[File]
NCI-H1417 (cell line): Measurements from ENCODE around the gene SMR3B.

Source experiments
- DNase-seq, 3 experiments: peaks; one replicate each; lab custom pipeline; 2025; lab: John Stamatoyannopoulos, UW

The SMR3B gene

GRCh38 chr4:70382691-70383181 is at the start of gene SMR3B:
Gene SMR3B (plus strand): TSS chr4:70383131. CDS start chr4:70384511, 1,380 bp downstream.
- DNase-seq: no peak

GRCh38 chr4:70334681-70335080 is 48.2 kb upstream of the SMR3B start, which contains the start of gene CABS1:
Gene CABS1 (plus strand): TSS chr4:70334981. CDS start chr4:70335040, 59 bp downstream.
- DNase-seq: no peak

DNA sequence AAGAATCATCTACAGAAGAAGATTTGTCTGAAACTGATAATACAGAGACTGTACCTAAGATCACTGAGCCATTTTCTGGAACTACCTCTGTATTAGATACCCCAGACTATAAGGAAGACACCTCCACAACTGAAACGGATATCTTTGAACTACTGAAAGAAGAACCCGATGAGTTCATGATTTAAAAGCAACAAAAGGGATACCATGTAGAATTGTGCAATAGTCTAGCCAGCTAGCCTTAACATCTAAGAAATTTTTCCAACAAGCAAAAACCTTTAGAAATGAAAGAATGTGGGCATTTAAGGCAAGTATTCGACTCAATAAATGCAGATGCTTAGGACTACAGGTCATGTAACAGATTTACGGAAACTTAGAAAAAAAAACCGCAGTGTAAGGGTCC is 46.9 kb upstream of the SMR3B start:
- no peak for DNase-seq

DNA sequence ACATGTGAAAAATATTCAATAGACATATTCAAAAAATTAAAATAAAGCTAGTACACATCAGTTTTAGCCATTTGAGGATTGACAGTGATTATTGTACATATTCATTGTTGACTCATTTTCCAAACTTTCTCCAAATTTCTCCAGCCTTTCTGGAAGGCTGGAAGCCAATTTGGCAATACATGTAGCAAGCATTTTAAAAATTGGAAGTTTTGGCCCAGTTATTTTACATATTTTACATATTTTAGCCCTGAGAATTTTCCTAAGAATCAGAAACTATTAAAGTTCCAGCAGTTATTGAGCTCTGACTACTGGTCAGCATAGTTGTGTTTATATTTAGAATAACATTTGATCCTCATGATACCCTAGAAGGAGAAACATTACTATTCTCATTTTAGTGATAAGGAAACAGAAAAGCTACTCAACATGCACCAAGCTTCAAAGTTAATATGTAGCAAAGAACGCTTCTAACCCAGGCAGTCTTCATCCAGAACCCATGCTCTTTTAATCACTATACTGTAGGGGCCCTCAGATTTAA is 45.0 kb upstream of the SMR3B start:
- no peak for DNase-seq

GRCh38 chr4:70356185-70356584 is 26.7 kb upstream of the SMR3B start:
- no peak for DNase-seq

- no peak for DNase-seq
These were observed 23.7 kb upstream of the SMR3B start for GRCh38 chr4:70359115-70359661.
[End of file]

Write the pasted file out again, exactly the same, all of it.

NCI-H1417 (cell line): Measurements from ENCODE around the gene SMR3B.

Source experiments
- DNase-seq, 3 experiments: peaks; one replicate each; lab custom pipeline; 2025; lab: John Stamatoyannopoulos, UW

The SMR3B gene

GRCh38 chr4:70382691-70383181 is at the start of gene SMR3B:
Gene SMR3B (plus strand): TSS chr4:70383131. CDS start chr4:70384511, 1,380 bp downstream.
- DNase-seq: no peak

GRCh38 chr4:70334681-70335080 is 48.2 kb upstream of the SMR3B start, which contains the start of gene CABS1:
Gene CABS1 (plus strand): TSS chr4:70334981. CDS start chr4:70335040, 59 bp downstream.
- DNase-seq: no peak

DNA sequence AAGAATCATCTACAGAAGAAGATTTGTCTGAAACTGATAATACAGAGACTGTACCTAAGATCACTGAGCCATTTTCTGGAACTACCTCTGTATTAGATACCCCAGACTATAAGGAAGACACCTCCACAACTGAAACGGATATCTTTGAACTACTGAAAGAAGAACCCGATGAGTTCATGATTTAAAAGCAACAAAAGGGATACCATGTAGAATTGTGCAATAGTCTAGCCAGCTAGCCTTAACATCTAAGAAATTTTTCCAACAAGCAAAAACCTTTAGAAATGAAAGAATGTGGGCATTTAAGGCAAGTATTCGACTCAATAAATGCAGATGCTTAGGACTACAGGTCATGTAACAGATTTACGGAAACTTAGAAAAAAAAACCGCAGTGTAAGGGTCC is 46.9 kb upstream of the SMR3B start:
- no peak for DNase-seq

DNA sequence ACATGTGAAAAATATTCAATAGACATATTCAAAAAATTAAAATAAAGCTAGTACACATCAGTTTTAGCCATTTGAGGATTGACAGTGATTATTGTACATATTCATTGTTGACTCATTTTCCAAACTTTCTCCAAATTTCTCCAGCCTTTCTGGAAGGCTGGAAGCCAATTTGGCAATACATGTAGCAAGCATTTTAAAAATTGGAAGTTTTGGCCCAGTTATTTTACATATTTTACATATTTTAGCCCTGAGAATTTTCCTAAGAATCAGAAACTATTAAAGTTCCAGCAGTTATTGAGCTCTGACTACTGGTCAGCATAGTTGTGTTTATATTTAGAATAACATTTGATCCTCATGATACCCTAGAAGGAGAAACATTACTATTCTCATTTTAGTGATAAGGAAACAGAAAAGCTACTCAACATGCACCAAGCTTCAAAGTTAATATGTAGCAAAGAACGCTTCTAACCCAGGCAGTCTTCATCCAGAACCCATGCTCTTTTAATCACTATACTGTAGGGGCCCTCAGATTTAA is 45.0 kb upstream of the SMR3B start:
- no peak for DNase-seq

GRCh38 chr4:70356185-70356584 is 26.7 kb upstream of the SMR3B start:
- no peak for DNase-seq

- no peak for DNase-seq
These were observed 23.7 kb upstream of the SMR3B start for GRCh38 chr4:70359115-70359661.